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"No one on either side has absolute truth" what a bunch of shit. The creationists have yet to produce one bit of proof that their "god" even exists.

He is another person who believes in a made up creator. He may as well pray to the tooth fairy.

Posted by Cato the Younger Younger | December 27, 2007 3:25 PM





Posted by PAULBOT2008 | December 27, 2007 3:26 PM

This is why I'm voting for the atheist candidate.

Oh, right.

Posted by candid | December 27, 2007 3:31 PM

Ok, seriously. Find me a candidate that I'm eligible to vote for who doesn't believe in one god or another. At this point the best I can hope for is that they won't force their religious beliefs on anyone else.

Posted by Mike of Renton | December 27, 2007 3:33 PM

Who is this Ron Paul I keep hearing about?

Posted by Giffy | December 27, 2007 3:46 PM

I thought creationists believed in Absolute Truth.

Posted by NapoleonXIV | December 27, 2007 3:48 PM

Look, people, G-d's Creation and Evolution are not mutually exclusive concepts. And vast majorities of our citizenry believe in both. I wish the folks on both ends of the spectrum would just drop this issue already...

Posted by Mickymse | December 27, 2007 3:59 PM

@7 Here's the problem Mick; as Americans we consume 2/3'rds the worlds natural resources and up till' now that was 'kinda' ok with everyone else. You see, we launch the satellites, study the universe, and generally are pretty much do the thinking for the other 70% of the Earth and every now and then something neat inventions like Microwave ovens or cars would trickle down that everyone else could enjoy.

Creationism is a dumbing down of science and a slap in the face for a society that bases it's technological pride in knowledge. It's pride in ignorance and it makes us look like idiots to the other countries we compete with.

Faith requires no proof.

Creationism is a sad victory for those who wish our children to believe in their mystical sky G*d - and the saddest part is that yes it is a victory. Evolution is no longer taught in 90% of our public schools, ask ANY kid. All science teachers just avoid it now because all it takes is ONE parent to complain to the principal and they get in trouble. They might have lost in court - but they ended up winning the war.

Posted by Colton | December 27, 2007 4:15 PM

I really don't see why this can't be handled the way my 10th grade science teacher handled it. He said, and I very nearly quote: There's lots of theories about the origin of man. But in this class, we're going to learn evolution.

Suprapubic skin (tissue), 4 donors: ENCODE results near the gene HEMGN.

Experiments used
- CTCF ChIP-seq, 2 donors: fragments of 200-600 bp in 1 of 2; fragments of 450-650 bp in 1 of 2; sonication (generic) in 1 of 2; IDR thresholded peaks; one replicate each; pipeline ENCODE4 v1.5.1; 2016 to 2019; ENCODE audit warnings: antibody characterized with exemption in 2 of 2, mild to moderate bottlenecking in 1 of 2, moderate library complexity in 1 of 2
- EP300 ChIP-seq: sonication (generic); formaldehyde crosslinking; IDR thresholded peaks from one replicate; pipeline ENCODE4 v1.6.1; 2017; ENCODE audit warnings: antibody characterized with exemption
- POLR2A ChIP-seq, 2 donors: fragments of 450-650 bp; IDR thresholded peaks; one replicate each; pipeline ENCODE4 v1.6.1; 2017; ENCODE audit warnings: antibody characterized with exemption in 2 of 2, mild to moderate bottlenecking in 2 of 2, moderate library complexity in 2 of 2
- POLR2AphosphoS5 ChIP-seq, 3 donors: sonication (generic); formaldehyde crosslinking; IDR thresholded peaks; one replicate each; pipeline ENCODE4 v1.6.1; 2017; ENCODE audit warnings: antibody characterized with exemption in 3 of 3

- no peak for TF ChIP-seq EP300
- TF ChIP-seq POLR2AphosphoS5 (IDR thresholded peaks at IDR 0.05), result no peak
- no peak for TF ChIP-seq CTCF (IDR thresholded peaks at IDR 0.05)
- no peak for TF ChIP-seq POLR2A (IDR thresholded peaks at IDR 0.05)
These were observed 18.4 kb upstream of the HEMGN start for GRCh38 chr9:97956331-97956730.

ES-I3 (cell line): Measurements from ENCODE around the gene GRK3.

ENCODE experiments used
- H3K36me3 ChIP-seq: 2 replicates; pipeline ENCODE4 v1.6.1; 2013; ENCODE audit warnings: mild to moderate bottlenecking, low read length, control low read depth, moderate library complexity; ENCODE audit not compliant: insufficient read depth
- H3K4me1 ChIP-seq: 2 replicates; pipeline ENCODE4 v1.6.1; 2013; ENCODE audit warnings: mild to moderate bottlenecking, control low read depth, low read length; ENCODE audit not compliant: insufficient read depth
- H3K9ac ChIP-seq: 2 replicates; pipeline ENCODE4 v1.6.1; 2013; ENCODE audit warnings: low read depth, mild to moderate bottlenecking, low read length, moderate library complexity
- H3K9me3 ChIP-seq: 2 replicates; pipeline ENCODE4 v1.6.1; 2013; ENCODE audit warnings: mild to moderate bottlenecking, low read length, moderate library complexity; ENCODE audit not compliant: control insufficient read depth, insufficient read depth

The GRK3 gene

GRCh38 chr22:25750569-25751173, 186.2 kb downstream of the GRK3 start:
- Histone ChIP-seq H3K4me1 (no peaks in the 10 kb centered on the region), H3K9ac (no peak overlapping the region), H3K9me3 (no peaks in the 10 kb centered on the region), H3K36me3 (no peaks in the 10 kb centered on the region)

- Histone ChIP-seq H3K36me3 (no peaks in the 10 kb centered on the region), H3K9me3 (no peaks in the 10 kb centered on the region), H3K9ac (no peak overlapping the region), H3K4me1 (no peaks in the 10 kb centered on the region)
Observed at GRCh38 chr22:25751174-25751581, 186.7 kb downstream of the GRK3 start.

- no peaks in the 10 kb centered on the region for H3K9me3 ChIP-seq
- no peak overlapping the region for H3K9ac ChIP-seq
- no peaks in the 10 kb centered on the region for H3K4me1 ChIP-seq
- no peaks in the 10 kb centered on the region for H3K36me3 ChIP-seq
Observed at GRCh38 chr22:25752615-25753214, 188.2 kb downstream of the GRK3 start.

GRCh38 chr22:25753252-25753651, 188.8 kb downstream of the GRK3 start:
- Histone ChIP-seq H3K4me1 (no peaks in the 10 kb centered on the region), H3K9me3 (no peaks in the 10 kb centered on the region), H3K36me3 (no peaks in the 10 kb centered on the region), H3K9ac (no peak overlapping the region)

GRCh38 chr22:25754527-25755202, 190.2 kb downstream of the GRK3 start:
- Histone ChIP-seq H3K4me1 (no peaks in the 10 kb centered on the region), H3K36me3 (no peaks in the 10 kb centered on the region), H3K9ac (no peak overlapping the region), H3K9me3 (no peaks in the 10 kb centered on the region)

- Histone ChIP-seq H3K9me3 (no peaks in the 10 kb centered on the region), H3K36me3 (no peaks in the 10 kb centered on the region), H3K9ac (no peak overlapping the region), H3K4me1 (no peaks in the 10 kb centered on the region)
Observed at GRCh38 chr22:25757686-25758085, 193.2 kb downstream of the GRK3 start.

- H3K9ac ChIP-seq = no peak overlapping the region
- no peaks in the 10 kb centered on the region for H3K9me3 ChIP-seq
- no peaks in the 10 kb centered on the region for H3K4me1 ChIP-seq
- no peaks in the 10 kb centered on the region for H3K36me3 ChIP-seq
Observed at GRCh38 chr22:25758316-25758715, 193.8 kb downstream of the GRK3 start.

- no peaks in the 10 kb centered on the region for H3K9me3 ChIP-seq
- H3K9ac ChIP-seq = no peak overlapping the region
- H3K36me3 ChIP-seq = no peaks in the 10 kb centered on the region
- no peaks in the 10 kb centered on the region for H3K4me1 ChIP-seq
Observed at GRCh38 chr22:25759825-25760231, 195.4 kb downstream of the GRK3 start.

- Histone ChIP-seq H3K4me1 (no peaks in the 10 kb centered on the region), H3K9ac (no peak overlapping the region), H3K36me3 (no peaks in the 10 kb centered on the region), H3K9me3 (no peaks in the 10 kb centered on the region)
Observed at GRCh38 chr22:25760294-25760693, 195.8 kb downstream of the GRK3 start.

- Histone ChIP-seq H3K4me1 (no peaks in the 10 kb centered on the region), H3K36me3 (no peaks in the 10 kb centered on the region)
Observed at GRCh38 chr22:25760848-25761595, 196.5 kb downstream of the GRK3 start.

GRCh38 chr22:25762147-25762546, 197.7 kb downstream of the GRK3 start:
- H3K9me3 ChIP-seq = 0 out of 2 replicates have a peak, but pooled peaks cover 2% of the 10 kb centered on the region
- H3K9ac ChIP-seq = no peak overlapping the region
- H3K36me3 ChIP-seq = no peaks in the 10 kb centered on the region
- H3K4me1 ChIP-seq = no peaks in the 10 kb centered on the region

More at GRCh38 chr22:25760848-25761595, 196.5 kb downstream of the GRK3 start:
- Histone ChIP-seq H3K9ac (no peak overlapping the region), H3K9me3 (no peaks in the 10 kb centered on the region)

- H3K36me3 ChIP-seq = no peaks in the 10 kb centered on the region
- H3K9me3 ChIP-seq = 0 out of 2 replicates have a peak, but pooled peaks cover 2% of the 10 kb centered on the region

This was in the reddest part of Iowa, just a few blocks from the offices of Rep. Steve King (or whoever the regressive representative was at that time) Lots of big Jesus boosters in that town, and in that class, but no one raised a fuss.

Posted by catalina vel-duray | December 27, 2007 4:29 PM

God is real because he told me he loved me. In a book. With a bunch of fairy tales to boot. Word.

Posted by Mr. Poe | December 27, 2007 5:42 PM

More important than whether a candidate believes in evolution is the question of whether he/she will allow these type of decisions to be made by scientists and science teacher or by politicians.

Posted by bob | December 27, 2007 7:42 PM

Creationism and evolution have nothing whatsoever to do with each other.

Creationism is a belief based on religion. There isn't a shred of scientific evidence to support it. You must take it on faith. Or not. It is therefore an issue of faith, not science.

Evolution is a scientific theory. It may or may not be true, but the vast majority of testable scientific evidence supports the theory. You can believe it or not believe it, but your belief has nothing whatsoever to do with the scientific evidence supporting the theory. It is an issue of science, not faith.

Anyone who can't figure out the difference between a scientific theory and a religious belief should not be allowed to hold public office.

Posted by SDA in SEA | December 27, 2007 10:10 PM

Has any president ever, good or bad, ever believed in evolution?

Posted by JT | December 28, 2007 1:22 AM

I met my first Ron Paul supporter at Christmas dinner. Stoner, marginally employed, full of conspiracy theories, and absolutely commited. Are they all like that?

Posted by inkweary | December 28, 2007 11:45 AM

I get stoned, go to school part time, work full time, own a house, committed marriage, atheist, no debt plus nest egg, full of conspiracy theories, and I'm voting for Ron Paul.

It wouldn't have to be that way but the Dems marginalized Gravel.

Posted by TJ | December 28, 2007 2:38 PM

I get stoned, go to school part time, work full time, own a house, committed marriage, atheist, no debt plus nest egg, full of conspiracy theories, and I'm voting for Ron Paul.

It wouldn't have to be that way but the Dems marginalized Gravel.

I'm totally against creationism. Ron Paul isn't getting my vote for his stance on social issues, he's getting it for the war and taxes.

Posted by TJ | December 28, 2007 2:39 PM

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